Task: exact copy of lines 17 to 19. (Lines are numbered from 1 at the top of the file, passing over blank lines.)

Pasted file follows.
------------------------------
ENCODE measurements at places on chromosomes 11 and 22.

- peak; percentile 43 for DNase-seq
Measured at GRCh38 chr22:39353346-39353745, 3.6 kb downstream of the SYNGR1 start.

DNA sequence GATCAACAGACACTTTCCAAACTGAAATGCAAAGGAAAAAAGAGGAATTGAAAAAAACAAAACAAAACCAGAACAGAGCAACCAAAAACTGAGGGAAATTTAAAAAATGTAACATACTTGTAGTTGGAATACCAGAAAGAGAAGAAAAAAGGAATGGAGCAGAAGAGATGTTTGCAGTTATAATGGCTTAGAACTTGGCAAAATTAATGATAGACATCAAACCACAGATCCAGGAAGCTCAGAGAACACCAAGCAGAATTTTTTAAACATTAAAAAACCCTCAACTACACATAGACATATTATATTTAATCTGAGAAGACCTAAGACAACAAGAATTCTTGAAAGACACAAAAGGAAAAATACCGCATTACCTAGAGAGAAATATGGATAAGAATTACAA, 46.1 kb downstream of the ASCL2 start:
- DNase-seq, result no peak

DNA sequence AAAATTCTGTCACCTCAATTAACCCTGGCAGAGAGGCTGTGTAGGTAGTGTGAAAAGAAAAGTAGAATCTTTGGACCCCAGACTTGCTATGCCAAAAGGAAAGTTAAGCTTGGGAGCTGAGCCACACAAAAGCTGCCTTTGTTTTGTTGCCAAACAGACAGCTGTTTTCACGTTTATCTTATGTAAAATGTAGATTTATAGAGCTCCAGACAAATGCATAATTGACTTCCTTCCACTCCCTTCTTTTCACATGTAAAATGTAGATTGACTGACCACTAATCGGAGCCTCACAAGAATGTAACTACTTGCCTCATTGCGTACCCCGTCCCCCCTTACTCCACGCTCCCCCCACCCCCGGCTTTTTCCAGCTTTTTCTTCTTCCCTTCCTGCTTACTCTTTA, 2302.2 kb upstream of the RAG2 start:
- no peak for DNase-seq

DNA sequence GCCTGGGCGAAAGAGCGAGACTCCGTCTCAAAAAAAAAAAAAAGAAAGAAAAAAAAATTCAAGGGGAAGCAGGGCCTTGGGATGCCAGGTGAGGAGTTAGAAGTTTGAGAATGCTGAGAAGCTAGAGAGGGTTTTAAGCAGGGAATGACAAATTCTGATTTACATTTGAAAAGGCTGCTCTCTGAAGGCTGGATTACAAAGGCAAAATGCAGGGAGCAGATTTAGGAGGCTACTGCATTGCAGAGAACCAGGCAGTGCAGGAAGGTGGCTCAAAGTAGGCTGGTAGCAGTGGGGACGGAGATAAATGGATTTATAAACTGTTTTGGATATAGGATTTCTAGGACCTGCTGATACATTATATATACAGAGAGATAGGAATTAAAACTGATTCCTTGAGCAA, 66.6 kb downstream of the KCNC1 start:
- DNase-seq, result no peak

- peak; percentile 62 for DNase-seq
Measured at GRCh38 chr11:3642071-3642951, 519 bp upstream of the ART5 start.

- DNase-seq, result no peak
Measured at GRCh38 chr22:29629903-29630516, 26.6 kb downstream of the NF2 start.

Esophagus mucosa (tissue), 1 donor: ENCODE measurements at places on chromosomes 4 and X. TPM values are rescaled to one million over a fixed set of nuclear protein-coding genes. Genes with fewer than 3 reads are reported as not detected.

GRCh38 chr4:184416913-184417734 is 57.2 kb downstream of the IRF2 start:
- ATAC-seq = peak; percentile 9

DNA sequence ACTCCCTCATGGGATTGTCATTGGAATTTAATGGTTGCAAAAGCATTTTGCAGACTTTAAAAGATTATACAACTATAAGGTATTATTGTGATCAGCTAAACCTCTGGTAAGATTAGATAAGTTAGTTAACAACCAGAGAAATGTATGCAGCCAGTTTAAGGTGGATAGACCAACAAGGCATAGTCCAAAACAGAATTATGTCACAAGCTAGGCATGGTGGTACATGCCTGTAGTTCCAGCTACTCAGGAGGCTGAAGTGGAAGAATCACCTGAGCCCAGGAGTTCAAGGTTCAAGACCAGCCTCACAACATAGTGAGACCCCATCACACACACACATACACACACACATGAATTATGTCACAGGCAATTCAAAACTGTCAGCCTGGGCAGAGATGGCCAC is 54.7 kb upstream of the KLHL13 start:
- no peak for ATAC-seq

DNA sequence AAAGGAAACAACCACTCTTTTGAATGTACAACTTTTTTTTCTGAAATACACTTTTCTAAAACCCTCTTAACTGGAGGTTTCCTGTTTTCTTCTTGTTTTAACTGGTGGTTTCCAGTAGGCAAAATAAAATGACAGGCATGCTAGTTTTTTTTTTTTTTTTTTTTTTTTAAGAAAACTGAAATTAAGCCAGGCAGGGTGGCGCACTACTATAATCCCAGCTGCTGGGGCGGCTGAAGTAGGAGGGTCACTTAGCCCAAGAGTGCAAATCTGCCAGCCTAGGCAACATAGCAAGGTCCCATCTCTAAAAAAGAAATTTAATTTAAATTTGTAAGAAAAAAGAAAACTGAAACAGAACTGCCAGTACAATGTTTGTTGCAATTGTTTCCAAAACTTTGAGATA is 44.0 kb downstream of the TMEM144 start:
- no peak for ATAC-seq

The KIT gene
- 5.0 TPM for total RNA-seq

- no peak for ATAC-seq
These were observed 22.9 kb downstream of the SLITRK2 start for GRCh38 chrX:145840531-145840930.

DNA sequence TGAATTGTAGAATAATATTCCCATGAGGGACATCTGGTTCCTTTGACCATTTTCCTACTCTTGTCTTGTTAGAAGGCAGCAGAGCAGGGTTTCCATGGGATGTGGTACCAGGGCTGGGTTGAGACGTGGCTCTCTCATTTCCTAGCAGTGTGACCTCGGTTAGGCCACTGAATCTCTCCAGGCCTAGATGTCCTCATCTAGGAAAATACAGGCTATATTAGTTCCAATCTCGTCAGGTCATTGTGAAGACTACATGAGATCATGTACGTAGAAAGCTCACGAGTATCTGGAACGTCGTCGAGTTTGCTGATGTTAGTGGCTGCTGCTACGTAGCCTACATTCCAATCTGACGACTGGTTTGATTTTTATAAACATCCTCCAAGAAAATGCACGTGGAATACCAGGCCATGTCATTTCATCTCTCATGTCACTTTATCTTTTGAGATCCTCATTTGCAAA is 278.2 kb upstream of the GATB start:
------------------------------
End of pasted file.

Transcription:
DNA sequence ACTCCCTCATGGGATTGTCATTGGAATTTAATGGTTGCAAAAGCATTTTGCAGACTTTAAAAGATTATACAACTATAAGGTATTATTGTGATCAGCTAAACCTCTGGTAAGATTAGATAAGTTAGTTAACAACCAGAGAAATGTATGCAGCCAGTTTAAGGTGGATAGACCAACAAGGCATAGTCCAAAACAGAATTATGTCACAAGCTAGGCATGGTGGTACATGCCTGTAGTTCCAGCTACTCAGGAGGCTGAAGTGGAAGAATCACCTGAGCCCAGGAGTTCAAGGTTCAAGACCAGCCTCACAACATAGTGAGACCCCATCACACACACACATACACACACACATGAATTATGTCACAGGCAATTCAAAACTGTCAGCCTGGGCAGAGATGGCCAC is 54.7 kb upstream of the KLHL13 start:
- no peak for ATAC-seq

DNA sequence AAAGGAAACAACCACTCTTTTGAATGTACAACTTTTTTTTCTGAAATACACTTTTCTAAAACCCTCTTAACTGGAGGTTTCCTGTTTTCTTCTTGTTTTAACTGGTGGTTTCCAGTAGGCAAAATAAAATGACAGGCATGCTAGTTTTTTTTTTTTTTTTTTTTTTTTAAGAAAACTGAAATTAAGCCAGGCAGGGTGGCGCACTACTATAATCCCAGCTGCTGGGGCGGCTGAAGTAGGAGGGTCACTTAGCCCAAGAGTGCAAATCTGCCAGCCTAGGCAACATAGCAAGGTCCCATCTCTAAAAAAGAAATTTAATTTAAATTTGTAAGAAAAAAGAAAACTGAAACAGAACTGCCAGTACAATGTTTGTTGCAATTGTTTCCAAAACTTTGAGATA is 44.0 kb downstream of the TMEM144 start: